Amazon sent me a link to Mr Harrison's other book, Where the Earth Ends, about Patagonia when I finished this on my Kindle. Yep, I brought that one too. Forgotten Footprints. Not any more they're not.
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2 of 2 people found the following review helpful
5.0 out of 5 stars True stories re-interpreted by an Antarctic expert, 7 Jan. 2013
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This review is from: Forgotten Footprints: Lost Stories in the Discovery of Antarctica (Kindle Edition)
The five star rating for this book is based simply on the way epic tales are re-told. Harrison knows his way round these hostile lands at the end of the planet, so has a clear vision of what these explorers and 'exploiters' faced in times gone by. And he brings this to life very vividly. But it's a book to be read while in bed with the electric blanket set on high. Recommended without reservation.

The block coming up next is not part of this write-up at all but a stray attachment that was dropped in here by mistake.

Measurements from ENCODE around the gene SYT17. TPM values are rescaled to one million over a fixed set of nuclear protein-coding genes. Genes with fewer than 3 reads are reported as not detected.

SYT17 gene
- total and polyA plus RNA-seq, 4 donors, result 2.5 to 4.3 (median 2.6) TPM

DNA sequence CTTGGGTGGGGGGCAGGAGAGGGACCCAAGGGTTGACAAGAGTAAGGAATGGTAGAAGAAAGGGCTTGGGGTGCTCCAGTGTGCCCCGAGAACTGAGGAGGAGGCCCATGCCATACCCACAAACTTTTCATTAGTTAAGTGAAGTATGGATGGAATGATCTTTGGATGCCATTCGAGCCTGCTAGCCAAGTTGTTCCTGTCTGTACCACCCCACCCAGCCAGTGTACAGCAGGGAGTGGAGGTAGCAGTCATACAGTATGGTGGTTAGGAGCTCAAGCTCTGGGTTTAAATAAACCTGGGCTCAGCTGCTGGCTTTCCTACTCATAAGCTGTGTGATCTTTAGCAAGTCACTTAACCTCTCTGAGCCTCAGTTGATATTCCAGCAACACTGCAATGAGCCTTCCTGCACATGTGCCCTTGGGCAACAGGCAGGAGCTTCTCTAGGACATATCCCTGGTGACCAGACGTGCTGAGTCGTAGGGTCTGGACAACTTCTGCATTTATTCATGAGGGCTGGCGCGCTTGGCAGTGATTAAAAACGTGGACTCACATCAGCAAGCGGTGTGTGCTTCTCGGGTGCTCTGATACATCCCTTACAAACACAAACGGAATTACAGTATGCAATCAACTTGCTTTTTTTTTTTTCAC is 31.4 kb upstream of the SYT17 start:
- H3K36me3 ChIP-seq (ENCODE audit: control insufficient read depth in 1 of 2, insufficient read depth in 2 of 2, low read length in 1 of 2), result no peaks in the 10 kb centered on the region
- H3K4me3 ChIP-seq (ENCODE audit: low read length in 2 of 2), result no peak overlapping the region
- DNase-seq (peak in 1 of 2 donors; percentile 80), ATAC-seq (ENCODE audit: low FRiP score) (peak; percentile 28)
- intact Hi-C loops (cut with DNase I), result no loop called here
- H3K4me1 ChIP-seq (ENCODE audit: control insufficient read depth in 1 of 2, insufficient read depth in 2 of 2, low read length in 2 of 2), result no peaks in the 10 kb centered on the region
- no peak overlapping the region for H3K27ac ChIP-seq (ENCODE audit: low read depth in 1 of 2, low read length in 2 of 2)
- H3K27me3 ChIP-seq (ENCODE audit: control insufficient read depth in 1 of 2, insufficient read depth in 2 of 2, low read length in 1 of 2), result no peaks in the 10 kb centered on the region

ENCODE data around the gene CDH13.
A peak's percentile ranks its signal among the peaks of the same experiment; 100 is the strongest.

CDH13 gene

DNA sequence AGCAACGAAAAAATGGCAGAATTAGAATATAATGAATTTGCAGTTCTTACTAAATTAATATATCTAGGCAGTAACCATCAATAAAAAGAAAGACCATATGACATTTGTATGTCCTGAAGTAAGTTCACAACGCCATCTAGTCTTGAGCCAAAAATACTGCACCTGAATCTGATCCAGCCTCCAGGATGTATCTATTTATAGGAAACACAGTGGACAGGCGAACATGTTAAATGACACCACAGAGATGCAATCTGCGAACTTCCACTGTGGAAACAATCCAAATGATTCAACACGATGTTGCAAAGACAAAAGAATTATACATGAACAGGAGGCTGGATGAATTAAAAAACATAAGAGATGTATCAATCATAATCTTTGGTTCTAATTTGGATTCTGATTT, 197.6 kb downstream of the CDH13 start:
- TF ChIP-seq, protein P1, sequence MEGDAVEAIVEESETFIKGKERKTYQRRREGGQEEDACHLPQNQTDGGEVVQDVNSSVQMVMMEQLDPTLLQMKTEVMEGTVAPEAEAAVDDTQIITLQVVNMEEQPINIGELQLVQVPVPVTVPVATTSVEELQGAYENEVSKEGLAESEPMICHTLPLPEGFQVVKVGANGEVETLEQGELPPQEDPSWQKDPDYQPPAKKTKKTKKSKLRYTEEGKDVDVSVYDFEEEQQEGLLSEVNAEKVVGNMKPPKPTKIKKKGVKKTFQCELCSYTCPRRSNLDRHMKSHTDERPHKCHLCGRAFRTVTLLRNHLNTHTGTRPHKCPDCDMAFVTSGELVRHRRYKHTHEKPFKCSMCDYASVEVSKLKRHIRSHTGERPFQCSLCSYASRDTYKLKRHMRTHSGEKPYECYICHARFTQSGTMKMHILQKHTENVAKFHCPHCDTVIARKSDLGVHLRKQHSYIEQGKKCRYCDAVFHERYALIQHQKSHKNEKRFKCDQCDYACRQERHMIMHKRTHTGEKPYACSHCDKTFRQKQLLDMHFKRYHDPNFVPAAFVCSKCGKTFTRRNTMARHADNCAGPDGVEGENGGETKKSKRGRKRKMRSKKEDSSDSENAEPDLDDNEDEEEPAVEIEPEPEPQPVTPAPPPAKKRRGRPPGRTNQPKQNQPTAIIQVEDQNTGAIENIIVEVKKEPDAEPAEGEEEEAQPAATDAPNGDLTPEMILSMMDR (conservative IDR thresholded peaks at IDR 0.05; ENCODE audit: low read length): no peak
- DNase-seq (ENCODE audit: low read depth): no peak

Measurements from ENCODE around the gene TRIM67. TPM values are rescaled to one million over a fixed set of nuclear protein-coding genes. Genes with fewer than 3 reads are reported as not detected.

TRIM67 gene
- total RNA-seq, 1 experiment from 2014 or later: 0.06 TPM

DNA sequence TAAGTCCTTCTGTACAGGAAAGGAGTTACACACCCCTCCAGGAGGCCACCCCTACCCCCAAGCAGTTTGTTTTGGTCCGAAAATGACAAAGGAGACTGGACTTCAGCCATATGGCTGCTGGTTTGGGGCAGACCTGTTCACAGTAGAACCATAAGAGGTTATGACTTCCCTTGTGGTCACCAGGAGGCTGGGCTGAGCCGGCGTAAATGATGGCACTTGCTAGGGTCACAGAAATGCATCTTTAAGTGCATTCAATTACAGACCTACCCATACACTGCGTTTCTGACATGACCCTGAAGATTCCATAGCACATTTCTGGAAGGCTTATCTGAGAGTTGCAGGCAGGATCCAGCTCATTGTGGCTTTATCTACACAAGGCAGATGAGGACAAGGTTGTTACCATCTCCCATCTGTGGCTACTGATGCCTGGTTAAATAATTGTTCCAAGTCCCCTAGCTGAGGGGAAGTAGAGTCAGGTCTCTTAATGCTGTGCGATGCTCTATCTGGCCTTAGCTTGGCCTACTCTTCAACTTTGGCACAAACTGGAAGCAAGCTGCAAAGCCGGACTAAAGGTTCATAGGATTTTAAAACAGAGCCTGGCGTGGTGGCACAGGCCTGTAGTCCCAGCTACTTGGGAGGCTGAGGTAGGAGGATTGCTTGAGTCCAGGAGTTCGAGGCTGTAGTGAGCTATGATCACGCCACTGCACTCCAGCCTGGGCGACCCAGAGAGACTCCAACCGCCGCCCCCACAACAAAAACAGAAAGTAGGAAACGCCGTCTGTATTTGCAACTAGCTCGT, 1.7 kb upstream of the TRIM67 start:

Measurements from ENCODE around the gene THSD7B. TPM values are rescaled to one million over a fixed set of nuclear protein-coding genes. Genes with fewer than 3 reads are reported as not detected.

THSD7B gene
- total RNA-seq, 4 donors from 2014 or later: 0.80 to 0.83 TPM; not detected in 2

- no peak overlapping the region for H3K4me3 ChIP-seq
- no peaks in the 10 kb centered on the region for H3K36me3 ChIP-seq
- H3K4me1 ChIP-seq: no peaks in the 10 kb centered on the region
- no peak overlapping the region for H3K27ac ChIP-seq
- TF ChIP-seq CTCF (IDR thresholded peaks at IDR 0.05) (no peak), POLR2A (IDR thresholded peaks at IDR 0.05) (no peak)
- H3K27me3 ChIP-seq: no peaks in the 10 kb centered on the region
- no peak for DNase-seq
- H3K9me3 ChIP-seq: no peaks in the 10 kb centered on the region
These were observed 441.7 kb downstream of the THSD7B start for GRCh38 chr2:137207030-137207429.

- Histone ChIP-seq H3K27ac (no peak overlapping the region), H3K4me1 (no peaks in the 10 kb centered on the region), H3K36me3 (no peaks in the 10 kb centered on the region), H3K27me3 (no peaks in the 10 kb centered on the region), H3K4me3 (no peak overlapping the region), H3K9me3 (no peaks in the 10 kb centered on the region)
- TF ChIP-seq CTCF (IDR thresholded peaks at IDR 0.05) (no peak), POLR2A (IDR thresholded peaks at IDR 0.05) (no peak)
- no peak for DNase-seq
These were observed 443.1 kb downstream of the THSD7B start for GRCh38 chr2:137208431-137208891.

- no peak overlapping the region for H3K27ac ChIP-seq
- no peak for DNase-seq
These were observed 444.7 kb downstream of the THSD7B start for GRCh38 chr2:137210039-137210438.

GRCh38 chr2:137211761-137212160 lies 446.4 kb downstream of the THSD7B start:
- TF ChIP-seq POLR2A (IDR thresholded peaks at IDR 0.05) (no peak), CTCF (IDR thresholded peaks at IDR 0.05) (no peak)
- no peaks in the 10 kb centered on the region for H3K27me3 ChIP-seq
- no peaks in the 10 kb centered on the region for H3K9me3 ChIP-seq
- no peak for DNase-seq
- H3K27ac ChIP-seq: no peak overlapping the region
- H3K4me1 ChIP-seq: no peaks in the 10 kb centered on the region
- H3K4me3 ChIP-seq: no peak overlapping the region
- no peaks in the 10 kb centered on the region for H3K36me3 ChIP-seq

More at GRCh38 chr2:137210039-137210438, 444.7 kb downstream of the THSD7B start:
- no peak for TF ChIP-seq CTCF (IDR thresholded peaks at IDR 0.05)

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2 of 2 people found the following review helpful
4.0 out of 5 stars Southern wilderness, 26 Feb. 2013
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This review is from: Forgotten Footprints: Lost Stories in the Discovery of Antarctica (Kindle Edition)
Having read many books on Antarctica over the years,including the great" Worst Journey in The World" I was not expecting much from this book,and was delighted by it.
It tells the story of people most of us will never have heard of,stories of adventure and endurance which make great
reading for those interesed in the White South.
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2 of 2 people found the following review helpful
5.0 out of 5 stars Great book!, 16 Feb. 2013
By 
Harribo (North Yorkshire) - See all my reviews
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This review is from: Forgotten Footprints: Lost Stories in the Discovery of Antarctica (Kindle Edition)